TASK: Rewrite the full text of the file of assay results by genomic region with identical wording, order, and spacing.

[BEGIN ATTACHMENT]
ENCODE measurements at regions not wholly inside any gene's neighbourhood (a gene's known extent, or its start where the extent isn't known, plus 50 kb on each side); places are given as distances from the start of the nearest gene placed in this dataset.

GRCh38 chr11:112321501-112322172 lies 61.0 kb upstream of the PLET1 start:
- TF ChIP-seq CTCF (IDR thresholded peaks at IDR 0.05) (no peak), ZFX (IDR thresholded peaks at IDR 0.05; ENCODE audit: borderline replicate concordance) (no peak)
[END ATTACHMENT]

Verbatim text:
ENCODE measurements at regions not wholly inside any gene's neighbourhood (a gene's known extent, or its start where the extent isn't known, plus 50 kb on each side); places are given as distances from the start of the nearest gene placed in this dataset.

GRCh38 chr11:112321501-112322172 lies 61.0 kb upstream of the PLET1 start:
- TF ChIP-seq CTCF (IDR thresholded peaks at IDR 0.05) (no peak), ZFX (IDR thresholded peaks at IDR 0.05; ENCODE audit: borderline replicate concordance) (no peak)